Students studying in the Russell Junior High Library, n. d.
We frequently receive questions relating to the distinction between middle schools and junior high schools and the existence of junior highs in our current and former school districts.
Near the turn of the twentieth century, educators in the United States began to favor a change in the structure of the educational system to assist students in making the transition to high school. This led to the creation of junior high schools around the country.
E. O. Holland and O. L. Reid, superintendents of the Louisville Public Schools, did not wish to adopt the junior high model initially. Under Superintendent Holland, the former city school system created departmental schools for seventh and eighth graders in 1911 and 1912. Departmental schools reflected the organization of schools around the teaching of one subject or group of related subjects by specific teachers.
The former city system began to open junior highs in the late 1920’s and departmental schools were ended. The Louisville schools had twenty junior high schools over the years. Junior high schools contained three grades: seventh, eighth, and ninth. This complemented the schools we now identify as high schools but were then actually senior high schools. Over the years the city district operated seven senior high schools: Ahrens, Atherton, Central, duPont Manual, Louisville Girls, Louisville Male, and Shawnee High Schools. These high schools then contained the tenth, eleventh, and twelfth grades.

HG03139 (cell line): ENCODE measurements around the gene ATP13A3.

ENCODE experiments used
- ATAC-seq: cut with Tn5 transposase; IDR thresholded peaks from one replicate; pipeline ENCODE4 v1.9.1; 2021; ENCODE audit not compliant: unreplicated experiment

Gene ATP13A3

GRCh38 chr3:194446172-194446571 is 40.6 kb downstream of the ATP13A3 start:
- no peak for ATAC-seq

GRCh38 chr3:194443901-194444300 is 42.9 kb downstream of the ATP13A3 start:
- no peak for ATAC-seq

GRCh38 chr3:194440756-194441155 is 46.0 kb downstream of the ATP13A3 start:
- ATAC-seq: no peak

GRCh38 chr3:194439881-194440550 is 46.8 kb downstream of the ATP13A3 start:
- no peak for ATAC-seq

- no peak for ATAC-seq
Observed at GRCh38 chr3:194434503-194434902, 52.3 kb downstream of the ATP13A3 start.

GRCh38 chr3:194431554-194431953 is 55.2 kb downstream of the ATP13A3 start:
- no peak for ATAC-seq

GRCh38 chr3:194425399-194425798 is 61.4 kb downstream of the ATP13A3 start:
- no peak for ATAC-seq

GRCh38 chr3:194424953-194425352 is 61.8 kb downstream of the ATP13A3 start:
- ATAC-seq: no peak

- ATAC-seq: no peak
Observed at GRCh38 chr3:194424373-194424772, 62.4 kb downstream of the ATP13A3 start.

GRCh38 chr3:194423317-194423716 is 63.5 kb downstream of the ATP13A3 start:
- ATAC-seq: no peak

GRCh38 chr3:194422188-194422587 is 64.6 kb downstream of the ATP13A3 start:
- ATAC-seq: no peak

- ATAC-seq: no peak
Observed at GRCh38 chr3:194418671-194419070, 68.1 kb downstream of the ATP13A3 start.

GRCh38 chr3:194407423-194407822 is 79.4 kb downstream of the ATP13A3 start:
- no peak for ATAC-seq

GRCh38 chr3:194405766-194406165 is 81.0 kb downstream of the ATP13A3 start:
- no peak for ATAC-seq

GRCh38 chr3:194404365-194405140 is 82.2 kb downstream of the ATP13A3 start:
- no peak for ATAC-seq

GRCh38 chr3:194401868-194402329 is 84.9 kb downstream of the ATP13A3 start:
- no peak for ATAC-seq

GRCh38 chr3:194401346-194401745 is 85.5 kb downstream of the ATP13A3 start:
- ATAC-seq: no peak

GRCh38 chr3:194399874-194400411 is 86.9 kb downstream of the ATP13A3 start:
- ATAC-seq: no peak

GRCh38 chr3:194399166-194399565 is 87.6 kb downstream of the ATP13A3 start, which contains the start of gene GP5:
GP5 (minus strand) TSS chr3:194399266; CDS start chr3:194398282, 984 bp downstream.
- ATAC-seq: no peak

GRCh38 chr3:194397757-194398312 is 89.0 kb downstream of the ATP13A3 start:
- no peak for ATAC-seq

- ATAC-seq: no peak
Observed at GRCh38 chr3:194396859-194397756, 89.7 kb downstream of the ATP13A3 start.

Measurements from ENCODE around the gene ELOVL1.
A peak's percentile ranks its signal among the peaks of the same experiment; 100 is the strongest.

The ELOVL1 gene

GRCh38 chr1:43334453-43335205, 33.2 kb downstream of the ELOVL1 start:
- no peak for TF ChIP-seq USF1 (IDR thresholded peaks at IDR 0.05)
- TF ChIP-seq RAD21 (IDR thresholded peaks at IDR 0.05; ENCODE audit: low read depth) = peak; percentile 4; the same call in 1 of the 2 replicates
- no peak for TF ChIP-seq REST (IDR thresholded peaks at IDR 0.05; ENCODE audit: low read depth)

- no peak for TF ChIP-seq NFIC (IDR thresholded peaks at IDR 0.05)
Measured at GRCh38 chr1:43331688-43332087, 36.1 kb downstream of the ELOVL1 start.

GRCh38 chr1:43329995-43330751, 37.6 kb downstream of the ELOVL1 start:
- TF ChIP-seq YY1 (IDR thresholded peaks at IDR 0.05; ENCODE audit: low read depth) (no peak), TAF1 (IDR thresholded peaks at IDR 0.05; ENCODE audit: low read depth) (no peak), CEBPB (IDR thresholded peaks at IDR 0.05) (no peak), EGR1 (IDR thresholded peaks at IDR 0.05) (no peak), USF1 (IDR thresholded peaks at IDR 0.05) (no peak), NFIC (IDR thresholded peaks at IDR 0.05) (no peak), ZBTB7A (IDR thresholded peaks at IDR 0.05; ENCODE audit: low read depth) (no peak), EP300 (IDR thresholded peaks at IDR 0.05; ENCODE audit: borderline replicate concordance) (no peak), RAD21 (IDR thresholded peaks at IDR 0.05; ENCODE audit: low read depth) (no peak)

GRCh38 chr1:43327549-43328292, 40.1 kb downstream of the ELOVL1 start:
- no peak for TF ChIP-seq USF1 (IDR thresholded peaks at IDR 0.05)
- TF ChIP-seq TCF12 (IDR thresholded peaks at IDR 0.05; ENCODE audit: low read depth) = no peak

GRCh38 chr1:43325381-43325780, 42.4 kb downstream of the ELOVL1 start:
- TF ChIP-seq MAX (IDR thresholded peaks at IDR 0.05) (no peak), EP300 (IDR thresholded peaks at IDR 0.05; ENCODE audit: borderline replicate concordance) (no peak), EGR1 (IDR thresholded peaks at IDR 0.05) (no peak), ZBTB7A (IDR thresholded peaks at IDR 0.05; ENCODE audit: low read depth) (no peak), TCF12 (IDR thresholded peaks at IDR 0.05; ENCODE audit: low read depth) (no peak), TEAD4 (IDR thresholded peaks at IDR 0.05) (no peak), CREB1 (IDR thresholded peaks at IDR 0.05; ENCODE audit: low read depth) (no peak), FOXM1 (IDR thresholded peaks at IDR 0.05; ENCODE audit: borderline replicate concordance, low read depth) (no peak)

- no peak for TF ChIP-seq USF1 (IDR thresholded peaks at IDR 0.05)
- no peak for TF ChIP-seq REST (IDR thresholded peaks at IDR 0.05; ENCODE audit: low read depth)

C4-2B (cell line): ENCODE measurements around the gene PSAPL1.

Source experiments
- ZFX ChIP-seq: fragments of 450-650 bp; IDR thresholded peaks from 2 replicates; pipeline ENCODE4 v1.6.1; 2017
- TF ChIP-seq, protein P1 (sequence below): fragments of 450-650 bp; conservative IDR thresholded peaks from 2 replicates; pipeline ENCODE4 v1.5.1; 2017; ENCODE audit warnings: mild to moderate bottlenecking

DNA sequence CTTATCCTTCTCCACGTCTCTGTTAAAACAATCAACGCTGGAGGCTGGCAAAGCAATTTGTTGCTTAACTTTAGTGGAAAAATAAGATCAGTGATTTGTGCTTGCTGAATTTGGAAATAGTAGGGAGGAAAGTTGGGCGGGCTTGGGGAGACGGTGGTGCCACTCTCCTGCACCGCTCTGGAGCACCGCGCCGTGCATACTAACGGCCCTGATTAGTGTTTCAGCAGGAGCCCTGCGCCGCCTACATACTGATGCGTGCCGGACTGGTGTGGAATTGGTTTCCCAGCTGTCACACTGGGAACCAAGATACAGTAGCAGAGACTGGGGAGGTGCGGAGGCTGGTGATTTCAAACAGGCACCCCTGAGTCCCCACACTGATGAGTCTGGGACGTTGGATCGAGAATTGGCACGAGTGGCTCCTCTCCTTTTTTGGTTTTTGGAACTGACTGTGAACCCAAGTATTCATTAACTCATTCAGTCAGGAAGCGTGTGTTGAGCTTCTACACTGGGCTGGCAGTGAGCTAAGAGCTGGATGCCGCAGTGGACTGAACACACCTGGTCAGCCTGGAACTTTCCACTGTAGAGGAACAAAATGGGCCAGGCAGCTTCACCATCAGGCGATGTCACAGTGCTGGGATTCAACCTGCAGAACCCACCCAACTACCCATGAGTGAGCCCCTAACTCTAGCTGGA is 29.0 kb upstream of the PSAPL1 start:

In the county system (Jefferson County Public Schools) seventh through twelfth grades were generally provided at each high school, in one building that served as both a junior high and a senior high under a high school name. One exception to this pattern was Frost Junior High which opened in 1966.
The systems merged in 1975. Around the same time, a movement away from the junior high model was emerging around the country. Middle schools became separate entities, removing younger students from those high school facilities where junior and senior highs had operated together. Middle school student bodies became the sixth, seventh, and eighth grades. Sixth grades were removed from elementary schools. The ninth grade became part of high school and the term senior high disappeared from general use.
Junior highs in the newly merged Jefferson County Public Schools were converted to middle schools in the 1976-1977 school year. Some newer middle school facilities have also been constructed since that time.
This resource is provided by the Jefferson County Public Schools Archives and Records Center, Louisville, Kentucky. See JCPS History Wiki and Blog Information for contact information.